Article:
"The lazy river!" That was my daughter’s response when asked her favorite part of our 11-day Orlando vacation.
Some time later she added others, but the lazy river at the Omni Orlando Resort clearly stood out for her.
The Omni’s pool area was a main highlight for me too, despite some
steep competition among our other Orlando vacation highlights, including living with zebras and giraffes at the
Animal Kingdom Lodge at Disney World, seeing young girls working Diabolos at La Nouba,
the Cirque du Soleil show at Disney World, the playground in Lake Eola park, the pool slide at Disney’s Saratoga Springs Resort & Spa,
and almost having dinner with Anthony Bourdain.
The Omni’s pool area was great for our family vacation because it has something for everyone: an elegant
adult-only pool with cabanas that rent for a comparatively reasonable
$110/day; a zero-entry kids pool; a large slide; a water fountain
feature; a hot tub with a waterfall kids love to stand in, and the
aforementioned lazy river.
The landscaping was a nice change from most hotel pool areas. Cypress
trees separate the hot tub from the zero-entry pool, extensive shrubs
create a nice private niche behind the kids pool (not too private, but
just slightly more quiet), and tall palms lend some tropical atmosphere.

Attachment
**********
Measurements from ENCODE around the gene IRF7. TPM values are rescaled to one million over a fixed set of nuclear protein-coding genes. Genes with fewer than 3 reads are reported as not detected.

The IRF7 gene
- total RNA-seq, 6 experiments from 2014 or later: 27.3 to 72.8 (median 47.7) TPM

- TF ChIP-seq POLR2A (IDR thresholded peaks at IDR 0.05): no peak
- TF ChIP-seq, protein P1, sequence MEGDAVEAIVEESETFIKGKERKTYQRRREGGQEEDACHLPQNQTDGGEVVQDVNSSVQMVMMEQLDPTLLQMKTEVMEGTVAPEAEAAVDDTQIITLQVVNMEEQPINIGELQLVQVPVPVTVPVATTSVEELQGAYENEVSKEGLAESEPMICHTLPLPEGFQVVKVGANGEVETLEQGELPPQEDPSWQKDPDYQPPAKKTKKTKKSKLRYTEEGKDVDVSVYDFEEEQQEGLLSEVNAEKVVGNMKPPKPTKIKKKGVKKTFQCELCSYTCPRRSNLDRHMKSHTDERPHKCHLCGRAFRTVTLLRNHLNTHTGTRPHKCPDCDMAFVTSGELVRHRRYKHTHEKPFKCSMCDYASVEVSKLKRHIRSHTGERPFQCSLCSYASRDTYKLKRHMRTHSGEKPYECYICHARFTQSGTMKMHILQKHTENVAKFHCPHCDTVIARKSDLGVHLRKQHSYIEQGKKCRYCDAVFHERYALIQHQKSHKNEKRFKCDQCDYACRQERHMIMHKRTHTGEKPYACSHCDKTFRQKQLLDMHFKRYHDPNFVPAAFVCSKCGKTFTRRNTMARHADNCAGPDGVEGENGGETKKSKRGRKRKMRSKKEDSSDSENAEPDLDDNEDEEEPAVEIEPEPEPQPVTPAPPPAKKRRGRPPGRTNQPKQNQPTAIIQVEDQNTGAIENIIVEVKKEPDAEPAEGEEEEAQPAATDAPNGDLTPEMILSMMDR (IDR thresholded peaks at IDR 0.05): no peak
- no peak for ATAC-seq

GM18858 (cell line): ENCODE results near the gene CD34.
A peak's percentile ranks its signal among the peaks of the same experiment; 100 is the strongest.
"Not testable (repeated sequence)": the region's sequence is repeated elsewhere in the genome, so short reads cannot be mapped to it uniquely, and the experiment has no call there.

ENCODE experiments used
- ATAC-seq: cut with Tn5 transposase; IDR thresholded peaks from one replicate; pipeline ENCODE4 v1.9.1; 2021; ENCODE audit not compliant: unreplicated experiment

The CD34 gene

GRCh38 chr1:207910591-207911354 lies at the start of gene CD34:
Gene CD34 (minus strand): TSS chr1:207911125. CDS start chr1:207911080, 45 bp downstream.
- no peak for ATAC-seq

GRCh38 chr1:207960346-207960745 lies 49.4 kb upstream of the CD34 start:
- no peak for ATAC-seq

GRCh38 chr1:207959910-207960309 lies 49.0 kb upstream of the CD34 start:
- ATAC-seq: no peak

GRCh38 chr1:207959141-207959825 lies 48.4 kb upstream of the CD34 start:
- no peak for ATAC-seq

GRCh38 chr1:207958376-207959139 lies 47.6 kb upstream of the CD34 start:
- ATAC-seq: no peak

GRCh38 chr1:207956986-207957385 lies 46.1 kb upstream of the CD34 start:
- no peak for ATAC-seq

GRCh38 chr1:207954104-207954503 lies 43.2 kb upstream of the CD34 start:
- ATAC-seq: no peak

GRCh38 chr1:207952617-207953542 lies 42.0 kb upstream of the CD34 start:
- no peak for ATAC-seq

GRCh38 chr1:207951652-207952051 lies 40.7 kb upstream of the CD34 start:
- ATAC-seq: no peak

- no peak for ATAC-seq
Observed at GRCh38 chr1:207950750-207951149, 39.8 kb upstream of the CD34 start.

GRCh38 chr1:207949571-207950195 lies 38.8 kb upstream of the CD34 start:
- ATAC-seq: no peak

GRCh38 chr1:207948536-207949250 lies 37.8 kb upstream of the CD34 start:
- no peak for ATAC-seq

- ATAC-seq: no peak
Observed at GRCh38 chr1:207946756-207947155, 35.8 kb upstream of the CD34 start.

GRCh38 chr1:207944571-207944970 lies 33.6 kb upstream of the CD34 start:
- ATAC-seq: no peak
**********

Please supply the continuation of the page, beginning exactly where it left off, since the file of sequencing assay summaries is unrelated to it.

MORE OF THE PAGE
The hotel staff is always smiling, eager to help and quick to respond. When I needed a chaise lounge and umbrella, it took less than 5 minutes, despite it being a very crowded day. Three or four times a day there are pool activities for kids run by friendly young women who really have a way with the kids. We played bingo, hot potato in the pool and diving for rings, and got an airbrush tattoo. Most of the activities are free, with any projects or services having a minimal fee (the tattoo cost $5).
The lazy river, though, is really special. Its 850 feet wander behind the adult pool cabanas, next to the kids pool and then next to the golf course. The pace (slow) and depth (3 feet) make it ideal. At times its popularity makes it hard to procure an inner tube, but most of the kids preferred swimming through without one.
After my 4th trip around, I put a lazy river on my list of “do this summer” family vacation criteria.
Alas, I wish the water were about 4 degrees warmer, as the 85 degrees was too cold for extensive use in the spring. I also wish there were a path around the lazy river because it is hard to follow your child — most of whom want to stay in far longer than the average parent could handle the not-warm-enough water.
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Samantha Chapnick is a New York writer who scours international destinations looking for what hasn’t been found.